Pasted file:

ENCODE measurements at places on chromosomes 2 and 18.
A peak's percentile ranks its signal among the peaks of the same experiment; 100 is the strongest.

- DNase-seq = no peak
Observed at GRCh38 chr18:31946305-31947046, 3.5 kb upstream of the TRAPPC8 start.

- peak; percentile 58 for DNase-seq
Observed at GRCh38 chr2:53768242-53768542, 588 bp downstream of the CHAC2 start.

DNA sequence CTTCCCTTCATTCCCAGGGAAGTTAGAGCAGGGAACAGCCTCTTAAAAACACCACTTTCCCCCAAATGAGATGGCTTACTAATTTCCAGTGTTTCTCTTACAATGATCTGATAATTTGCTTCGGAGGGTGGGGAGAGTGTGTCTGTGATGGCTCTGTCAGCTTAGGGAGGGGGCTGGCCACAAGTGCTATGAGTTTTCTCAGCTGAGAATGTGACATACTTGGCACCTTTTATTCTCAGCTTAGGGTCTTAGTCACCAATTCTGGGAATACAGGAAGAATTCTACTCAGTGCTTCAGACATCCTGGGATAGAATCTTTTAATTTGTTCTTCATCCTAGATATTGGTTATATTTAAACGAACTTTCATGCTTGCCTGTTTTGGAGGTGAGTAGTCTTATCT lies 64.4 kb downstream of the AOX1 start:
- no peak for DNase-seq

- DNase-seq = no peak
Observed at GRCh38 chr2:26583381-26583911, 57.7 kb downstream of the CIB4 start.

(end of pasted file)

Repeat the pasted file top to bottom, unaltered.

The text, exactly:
ENCODE measurements at places on chromosomes 2 and 18.
A peak's percentile ranks its signal among the peaks of the same experiment; 100 is the strongest.

- DNase-seq = no peak
Observed at GRCh38 chr18:31946305-31947046, 3.5 kb upstream of the TRAPPC8 start.

- peak; percentile 58 for DNase-seq
Observed at GRCh38 chr2:53768242-53768542, 588 bp downstream of the CHAC2 start.

DNA sequence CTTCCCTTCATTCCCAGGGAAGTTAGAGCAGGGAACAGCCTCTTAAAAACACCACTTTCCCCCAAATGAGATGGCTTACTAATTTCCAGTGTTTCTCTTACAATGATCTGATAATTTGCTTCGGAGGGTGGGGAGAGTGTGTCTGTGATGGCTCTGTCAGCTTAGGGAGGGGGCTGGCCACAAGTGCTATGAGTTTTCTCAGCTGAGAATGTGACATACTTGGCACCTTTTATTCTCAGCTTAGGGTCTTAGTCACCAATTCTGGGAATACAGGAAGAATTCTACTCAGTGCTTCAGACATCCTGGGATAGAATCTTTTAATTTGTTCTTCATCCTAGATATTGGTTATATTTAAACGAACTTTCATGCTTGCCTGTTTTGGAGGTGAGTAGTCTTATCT lies 64.4 kb downstream of the AOX1 start:
- no peak for DNase-seq

- DNase-seq = no peak
Observed at GRCh38 chr2:26583381-26583911, 57.7 kb downstream of the CIB4 start.